Jake | Principal Engineer
The world as I knew it changed significantly when I retired from the Air Force. Having spent over half of my life and all of my adult life in the military, I could not have known just how difficult the transition would be. The sense of loss was immense when I left. After spending 20 years working, sweating, struggling, freezing, studying, deploying, fighting, and even having fun around some the most selfless, dedicated, courageous, and self-sacrificing people I could ever imagine, I started over in a foreign world—a world that doesn't speak with the same acronyms, doesn't know what time the 1500 hours meeting starts, doesn't wear camo on a regular basis, hardly ever says “Sir” or Ma'am”, and writes its dates backwards. The simple act of leaving the military did more to help me appreciate and understand military values than all of my military training combined. I realized that I valued being part of team that commonly focused on the same goal. I had become hardwired to place the mission ahead of my own personal desires because I had been around others who did the same.
Each branch of the military drives home their own version of core values. The Army core values are loyalty, duty, respect, selfless service, honor, integrity, and personal courage. The Navy and Marines uphold the core values of honor, courage and commitment. The Air Force puts integrity first, service before self, and excellence in all we do. And the Coast Guard heralds honor, respect, and devotion to duty. Starting a new career at Nestlé Purina, I was encouraged to learn that these now innate Air Force Core Values transitioned seamlessly into the '5 Talls' that make up our organization's culture: Integrity (Integrity First), Passion (Service Before Self), Expertise, Performance, Innovation, and Agility (Excellence In All We Do).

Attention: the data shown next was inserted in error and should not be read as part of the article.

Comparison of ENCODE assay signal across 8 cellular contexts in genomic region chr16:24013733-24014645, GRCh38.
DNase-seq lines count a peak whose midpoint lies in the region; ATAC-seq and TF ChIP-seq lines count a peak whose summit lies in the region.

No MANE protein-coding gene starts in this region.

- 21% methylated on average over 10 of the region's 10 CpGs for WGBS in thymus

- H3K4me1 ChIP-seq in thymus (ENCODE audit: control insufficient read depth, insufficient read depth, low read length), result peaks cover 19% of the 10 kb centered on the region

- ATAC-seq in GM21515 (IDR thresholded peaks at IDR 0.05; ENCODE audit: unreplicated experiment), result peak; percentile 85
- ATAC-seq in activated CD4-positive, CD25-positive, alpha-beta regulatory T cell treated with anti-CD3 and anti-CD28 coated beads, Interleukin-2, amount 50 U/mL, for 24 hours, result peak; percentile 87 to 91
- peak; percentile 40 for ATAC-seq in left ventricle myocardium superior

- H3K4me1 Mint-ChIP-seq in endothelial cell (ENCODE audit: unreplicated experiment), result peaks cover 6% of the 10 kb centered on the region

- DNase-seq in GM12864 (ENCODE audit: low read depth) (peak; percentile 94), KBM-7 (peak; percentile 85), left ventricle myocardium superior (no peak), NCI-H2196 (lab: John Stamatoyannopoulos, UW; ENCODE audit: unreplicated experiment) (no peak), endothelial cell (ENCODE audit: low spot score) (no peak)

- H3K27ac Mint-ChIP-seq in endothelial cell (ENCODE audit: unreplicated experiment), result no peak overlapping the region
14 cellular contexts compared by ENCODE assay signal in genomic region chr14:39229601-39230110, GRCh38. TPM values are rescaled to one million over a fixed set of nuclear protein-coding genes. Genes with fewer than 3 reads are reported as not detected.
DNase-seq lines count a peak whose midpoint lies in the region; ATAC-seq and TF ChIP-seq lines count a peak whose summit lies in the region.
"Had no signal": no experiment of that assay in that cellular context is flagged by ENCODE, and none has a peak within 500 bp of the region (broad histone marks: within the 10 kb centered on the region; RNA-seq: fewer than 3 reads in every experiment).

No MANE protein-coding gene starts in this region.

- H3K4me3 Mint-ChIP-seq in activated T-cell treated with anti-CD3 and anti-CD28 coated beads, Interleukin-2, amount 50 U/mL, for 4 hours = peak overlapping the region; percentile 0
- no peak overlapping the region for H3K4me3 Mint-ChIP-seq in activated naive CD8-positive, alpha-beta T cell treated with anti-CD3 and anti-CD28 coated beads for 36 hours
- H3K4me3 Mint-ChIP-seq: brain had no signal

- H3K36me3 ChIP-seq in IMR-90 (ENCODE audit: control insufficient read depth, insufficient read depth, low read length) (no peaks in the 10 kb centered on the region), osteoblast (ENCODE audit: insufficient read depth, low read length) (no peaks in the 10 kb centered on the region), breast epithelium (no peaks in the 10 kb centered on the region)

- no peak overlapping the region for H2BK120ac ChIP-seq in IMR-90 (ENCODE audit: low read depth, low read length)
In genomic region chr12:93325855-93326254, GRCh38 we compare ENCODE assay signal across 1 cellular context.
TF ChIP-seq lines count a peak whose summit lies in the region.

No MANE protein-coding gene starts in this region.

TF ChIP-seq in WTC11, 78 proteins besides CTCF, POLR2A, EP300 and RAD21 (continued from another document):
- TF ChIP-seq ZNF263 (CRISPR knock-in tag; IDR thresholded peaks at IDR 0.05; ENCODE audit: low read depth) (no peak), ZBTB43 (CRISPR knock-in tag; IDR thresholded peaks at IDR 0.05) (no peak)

As I read our founder's motivational messages and passages from his book “I Dare You,” I began to detect the influence of military core values, and suspected he had been exposed to the military. In fact, he was—and that experience in the Army shaped his vision for Nestlé Purina and even the decision to call dog food “Chow” after observing how hungry soldiers reacted to “chow” in WWI.
As a relatively new associate here and still learning about our culture and our founder, William H. Danforth, I am encouraged by the core similarities to military culture and military life. I feel like I am once again part of a focused and dedicated team of like-minded professionals—many of which are fellow veterans as well. I am further encouraged witnessing the company striving to reach out to separating veterans needing jobs, recognizing military service as equivalent to valuable civilian experience, and supporting service dogs and military working dogs. Even the simple gestures of the Nestlé Purina Challenge Coin program for veterans, and the fact this civilian company will pause for a day every November to honor the service of American veterans goes a long way.
I am often humbled when someone thanks me for my service and grateful to find a civilian career where I can continue to uphold the core values in which we share. I've also accepted a new mission— helping to make veterans feel at home once again at Nestlé Purina. I hope you'll consider 'joining our pack'—we'll welcome you, your experience, and your civilian career aspirations with open arms.